Design Resources for Makers

Increasingly, we as makers are needing to become industrial designers. I used to teach a basic design course years ago and I made the point to my students that we really don’t become active participants in our world, moving from passive consumers to active creators, until we fully understand and engage in the designed world. Ultimately, we are all designers. And, of course, that’s what making is all about (understanding and engaging with the built world). Except many makers pay little thought to how things are designed, how they interface with their users, and how they integrate with the other artifacts in our world. At a staff meeting recently, somebody was commenting on how many projects we see that have no enclosure, no knobs, no thought to longevity and usability. Some of this is obviously because many of these projects are basically proof of “can-do” and they’ll likely end up in a box of other such projects — experiments — not part of one’s daily life. But hopefully, as the DIY/maker movement matures, this will be less the case. As we start thinking about using more projects in everyday life, and bringing projects to market as products, industrial and user-interface design becomes another skill set makers need to acquire.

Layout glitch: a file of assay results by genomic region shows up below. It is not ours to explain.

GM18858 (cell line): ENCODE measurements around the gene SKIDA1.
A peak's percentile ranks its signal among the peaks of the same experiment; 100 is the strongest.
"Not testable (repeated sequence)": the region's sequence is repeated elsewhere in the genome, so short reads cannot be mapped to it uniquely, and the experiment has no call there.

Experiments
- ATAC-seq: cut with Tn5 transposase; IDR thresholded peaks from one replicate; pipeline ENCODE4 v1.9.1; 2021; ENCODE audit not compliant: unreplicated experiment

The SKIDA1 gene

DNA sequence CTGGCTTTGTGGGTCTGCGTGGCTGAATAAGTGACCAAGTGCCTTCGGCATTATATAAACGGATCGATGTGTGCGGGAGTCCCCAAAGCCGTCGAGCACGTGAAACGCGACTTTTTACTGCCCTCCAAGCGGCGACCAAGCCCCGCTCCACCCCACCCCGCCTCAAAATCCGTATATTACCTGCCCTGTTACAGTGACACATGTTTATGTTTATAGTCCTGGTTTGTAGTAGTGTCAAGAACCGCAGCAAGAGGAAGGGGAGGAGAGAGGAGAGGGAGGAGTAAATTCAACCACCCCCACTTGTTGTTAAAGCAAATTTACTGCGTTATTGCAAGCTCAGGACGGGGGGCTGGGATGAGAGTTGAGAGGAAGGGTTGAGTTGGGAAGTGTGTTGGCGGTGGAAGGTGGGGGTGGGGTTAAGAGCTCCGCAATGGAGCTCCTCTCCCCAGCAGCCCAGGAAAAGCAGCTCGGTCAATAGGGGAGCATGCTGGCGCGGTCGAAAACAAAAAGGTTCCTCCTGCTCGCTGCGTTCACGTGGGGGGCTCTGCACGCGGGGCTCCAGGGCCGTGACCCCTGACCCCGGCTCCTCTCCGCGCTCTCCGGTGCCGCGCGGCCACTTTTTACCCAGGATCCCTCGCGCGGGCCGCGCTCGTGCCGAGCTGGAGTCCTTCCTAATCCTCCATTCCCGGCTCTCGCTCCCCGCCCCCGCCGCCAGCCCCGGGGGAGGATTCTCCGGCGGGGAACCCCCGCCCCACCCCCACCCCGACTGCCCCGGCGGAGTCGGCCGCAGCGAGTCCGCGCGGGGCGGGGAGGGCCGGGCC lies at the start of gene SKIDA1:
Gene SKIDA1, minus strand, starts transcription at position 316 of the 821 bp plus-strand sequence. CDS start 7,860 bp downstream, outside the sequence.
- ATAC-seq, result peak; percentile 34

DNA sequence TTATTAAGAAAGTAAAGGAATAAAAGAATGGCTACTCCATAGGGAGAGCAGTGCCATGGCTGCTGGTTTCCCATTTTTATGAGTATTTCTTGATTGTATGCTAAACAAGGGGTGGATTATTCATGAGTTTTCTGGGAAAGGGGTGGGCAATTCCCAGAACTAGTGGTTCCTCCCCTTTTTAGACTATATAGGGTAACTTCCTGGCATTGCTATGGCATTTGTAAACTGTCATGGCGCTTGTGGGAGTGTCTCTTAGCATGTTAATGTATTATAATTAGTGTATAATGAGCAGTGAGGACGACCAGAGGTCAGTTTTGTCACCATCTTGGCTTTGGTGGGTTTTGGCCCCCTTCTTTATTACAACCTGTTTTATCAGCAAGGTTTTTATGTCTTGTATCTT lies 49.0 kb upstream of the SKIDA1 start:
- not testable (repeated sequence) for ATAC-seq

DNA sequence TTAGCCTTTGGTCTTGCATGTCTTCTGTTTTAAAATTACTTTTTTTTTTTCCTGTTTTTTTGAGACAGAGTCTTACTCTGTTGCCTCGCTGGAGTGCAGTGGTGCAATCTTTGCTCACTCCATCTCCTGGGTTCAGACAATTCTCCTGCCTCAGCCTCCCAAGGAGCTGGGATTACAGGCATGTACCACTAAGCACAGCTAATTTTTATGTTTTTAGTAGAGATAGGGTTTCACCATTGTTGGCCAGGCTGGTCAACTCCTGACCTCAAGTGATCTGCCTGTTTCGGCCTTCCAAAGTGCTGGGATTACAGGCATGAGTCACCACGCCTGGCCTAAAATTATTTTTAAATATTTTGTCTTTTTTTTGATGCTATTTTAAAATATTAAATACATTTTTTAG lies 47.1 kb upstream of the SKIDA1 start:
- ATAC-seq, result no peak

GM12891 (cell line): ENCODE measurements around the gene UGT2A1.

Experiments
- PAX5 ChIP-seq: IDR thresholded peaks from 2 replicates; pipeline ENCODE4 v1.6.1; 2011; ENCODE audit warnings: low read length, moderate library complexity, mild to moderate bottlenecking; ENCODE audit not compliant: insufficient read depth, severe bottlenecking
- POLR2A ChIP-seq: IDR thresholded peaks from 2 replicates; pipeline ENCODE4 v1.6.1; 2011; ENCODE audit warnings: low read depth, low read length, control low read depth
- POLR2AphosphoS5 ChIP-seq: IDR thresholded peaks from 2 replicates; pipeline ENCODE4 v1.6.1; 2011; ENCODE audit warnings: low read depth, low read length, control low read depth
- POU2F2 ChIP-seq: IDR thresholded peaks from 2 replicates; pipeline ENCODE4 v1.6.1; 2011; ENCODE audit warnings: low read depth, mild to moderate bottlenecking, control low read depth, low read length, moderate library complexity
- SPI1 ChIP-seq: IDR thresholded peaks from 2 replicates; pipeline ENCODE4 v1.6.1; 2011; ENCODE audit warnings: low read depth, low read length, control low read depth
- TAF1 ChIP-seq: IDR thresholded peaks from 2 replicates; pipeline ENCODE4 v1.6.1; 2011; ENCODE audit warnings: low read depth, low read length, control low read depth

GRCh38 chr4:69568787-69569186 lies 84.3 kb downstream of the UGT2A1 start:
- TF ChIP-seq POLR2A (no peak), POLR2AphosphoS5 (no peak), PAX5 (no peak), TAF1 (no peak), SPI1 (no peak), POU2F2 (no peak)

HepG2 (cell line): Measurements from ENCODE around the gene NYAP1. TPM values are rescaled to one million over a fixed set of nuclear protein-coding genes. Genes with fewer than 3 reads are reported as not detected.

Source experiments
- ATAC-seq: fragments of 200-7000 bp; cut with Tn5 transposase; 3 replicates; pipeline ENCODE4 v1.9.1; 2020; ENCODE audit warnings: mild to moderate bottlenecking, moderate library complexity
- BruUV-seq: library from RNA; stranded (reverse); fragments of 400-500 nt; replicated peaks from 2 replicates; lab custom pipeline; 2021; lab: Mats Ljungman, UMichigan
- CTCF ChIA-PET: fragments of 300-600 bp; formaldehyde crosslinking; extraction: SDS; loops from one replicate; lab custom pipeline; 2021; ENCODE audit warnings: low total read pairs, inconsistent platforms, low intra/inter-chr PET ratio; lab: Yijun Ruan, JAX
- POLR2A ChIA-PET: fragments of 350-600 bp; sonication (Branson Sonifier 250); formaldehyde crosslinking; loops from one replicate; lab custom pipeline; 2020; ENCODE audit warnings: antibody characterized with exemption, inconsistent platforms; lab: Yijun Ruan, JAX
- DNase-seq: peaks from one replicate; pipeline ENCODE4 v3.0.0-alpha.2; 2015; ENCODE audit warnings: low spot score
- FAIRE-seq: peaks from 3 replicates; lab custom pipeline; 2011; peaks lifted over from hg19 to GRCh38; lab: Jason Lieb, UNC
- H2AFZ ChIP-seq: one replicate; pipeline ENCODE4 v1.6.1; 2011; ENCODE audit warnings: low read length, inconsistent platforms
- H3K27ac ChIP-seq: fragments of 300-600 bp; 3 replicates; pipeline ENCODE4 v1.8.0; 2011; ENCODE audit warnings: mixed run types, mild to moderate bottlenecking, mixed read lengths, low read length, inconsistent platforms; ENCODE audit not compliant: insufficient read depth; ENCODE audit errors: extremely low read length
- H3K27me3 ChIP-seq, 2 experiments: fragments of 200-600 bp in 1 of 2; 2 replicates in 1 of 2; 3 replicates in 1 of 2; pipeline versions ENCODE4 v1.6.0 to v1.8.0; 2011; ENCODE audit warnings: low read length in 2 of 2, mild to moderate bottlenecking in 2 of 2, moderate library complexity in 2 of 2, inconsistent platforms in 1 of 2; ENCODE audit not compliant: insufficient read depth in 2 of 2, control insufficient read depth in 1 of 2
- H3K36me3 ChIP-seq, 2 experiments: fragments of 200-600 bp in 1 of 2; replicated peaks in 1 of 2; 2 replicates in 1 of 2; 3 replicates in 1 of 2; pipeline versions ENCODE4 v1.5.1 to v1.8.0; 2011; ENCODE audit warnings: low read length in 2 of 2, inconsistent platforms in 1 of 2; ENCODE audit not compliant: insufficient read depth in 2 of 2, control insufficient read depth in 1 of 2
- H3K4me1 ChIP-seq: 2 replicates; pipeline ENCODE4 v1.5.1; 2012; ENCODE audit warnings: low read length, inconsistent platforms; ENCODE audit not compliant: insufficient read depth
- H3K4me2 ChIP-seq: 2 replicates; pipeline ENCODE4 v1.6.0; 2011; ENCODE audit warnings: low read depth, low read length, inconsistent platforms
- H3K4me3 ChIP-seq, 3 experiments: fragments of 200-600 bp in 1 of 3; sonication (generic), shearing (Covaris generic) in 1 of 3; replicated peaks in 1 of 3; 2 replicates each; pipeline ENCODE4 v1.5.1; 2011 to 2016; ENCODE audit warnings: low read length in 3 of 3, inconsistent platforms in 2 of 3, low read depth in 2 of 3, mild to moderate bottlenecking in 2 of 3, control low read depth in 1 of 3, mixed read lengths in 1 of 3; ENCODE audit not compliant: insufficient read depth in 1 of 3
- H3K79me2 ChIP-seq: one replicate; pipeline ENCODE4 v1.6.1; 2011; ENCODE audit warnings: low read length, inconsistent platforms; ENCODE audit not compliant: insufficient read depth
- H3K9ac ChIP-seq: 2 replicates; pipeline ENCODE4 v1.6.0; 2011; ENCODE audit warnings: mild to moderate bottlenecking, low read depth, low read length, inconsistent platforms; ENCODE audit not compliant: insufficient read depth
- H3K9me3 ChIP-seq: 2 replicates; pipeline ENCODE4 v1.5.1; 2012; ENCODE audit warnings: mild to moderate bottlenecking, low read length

So that got me thinking about sharing some of my favorite design resources and picking your brains for more. What are some of your favorites? Please share in the comments below.

MAKE – OK, this is tremendously self-serving, but I think a big part of design literacy comes from regular exposure to inspired ideas and designs. And we try and provide a steady diet of that here on Makezine. The first step to understanding design is understanding how things go together; how they were designed and built. We offer a lot of such inspiration and instruction here. There are, of course, many other sites about making things and ones far more dedicated to exemplary design. One of my favorites is…

Core77 – This is probably my favorite design site and I visit it on a regular basis. They cover all aspects of design, have great articles, designer profiles, design news, product reviews, you name it. If you’re trying to feed your head with design literacy, this site goes great with a morning bagel and coffee.

Here’s a great three-part Core77 interview with MAKE contributors Jeffrey McGrew and Jillian Northrup, talking about their design-build firm Because We Can.


The Design of Everyday Things, Donald Norman – Understanding good design is as much about understanding human psychology and human culture as understanding materials and how to manipulate them. Donald Normal is a cognitive psychologist who specializes in (and writes about) design and usability. Through his work, he’s been a big advocate of user-centered design (designing things for the actual user — radical concept). Norman now talks about how the academic design community has had little impact on product innovation and most of that innovation comes from technologists. This is Norman’s seminal book where he looks at good and bad design through a series of case studies and derives design principles from that exploration.